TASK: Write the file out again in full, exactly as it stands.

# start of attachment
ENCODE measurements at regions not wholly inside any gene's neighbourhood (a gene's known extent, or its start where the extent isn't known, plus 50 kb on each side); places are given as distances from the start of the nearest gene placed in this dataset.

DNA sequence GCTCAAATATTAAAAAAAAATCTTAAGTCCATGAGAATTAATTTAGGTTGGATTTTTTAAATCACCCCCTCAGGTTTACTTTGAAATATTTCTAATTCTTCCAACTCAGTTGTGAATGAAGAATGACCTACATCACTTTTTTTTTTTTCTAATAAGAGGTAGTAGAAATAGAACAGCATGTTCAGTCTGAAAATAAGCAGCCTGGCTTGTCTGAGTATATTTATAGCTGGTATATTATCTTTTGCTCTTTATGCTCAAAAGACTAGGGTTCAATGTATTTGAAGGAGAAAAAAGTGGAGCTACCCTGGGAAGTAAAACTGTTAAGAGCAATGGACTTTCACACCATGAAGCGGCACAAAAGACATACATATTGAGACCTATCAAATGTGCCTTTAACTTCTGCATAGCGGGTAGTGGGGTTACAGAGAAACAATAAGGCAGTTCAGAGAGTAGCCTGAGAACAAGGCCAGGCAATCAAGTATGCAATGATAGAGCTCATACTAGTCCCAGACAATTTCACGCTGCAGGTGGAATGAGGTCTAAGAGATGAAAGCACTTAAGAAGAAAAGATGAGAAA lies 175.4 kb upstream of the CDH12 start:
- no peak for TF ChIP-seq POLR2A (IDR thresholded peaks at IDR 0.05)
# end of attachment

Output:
ENCODE measurements at regions not wholly inside any gene's neighbourhood (a gene's known extent, or its start where the extent isn't known, plus 50 kb on each side); places are given as distances from the start of the nearest gene placed in this dataset.

DNA sequence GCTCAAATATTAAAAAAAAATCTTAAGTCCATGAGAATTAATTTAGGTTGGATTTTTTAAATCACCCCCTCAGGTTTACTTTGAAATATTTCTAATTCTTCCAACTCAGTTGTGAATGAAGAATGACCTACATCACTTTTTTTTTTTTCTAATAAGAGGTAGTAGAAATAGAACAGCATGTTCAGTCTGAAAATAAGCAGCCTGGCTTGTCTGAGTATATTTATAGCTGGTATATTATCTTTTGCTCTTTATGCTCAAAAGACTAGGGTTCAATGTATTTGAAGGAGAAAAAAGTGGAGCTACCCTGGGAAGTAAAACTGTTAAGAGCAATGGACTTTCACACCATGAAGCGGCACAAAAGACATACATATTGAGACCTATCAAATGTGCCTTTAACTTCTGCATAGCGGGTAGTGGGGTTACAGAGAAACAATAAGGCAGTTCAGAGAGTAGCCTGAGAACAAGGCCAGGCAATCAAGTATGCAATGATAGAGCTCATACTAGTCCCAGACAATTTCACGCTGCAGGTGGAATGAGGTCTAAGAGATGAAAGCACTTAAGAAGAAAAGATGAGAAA lies 175.4 kb upstream of the CDH12 start:
- no peak for TF ChIP-seq POLR2A (IDR thresholded peaks at IDR 0.05)